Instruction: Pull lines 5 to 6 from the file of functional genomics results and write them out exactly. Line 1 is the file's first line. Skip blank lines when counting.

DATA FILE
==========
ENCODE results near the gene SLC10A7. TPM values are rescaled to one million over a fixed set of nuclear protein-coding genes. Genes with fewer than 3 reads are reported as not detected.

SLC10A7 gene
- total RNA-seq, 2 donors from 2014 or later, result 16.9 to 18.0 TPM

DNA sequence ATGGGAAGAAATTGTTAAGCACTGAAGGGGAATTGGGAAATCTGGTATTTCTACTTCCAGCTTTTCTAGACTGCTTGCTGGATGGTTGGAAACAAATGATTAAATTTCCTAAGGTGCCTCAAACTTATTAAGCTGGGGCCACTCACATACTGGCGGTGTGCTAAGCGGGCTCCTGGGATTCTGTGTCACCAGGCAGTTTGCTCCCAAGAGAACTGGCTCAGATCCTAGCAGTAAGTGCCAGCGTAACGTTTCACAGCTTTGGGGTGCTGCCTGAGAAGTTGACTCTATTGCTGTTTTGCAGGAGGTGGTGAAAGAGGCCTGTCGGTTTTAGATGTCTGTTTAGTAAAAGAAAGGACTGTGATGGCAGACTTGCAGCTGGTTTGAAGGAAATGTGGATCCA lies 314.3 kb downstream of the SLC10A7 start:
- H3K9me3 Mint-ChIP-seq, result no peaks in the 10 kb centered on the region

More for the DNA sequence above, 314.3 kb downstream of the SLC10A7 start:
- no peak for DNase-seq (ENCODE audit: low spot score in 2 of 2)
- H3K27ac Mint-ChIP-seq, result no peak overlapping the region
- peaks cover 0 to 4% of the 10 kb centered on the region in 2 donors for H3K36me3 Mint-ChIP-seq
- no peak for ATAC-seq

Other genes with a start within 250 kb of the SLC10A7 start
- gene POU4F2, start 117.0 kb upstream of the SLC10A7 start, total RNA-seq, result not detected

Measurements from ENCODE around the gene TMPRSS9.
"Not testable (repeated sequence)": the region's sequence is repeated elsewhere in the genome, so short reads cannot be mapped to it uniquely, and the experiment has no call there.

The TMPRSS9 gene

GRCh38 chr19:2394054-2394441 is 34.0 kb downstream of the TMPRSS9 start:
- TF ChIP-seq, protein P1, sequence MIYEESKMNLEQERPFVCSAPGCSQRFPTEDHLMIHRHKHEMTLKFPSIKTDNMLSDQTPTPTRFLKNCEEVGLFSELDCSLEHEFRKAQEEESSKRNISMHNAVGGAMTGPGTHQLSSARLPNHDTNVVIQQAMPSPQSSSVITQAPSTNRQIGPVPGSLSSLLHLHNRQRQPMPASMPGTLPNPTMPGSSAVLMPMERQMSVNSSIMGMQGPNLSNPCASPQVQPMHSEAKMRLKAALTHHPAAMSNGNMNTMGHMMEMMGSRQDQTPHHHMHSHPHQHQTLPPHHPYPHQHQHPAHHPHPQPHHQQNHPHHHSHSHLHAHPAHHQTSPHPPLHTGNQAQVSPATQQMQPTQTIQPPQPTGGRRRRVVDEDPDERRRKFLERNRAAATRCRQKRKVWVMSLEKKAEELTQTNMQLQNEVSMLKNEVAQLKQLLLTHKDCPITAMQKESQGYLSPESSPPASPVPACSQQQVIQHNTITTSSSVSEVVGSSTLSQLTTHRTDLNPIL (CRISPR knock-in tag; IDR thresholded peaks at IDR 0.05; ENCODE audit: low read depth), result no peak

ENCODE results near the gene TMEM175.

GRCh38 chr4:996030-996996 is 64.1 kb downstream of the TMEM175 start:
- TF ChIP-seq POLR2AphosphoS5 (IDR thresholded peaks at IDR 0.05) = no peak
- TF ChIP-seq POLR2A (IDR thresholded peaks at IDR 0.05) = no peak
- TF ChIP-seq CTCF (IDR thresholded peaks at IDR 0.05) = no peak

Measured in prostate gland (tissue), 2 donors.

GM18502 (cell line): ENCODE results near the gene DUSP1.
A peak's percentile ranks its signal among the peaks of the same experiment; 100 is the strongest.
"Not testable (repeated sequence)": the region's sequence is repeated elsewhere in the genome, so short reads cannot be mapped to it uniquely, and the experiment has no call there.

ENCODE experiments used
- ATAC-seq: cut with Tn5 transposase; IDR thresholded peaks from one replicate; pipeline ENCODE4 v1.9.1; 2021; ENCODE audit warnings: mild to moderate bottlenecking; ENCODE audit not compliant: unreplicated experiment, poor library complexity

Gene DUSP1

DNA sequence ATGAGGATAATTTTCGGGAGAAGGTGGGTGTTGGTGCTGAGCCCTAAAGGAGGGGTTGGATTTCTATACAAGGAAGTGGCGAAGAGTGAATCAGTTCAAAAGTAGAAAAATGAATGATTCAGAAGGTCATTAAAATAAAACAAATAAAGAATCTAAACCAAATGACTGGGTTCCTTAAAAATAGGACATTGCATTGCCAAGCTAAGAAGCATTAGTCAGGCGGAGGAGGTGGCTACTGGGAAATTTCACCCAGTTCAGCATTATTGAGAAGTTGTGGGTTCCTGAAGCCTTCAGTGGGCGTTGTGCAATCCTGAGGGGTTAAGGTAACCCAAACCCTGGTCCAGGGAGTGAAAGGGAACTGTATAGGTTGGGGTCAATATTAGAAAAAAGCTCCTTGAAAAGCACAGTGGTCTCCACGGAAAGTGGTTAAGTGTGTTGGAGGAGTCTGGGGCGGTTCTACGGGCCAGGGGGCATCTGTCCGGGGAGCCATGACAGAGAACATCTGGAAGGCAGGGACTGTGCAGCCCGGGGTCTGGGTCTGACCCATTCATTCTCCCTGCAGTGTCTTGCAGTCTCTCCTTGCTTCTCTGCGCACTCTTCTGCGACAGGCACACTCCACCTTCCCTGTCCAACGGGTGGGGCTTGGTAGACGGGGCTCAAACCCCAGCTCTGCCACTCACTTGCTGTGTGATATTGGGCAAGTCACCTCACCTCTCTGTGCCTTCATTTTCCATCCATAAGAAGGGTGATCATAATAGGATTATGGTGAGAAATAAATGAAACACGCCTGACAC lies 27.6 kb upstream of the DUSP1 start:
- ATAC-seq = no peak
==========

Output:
- H3K9me3 Mint-ChIP-seq, result no peaks in the 10 kb centered on the region

More for the DNA sequence above, 314.3 kb downstream of the SLC10A7 start: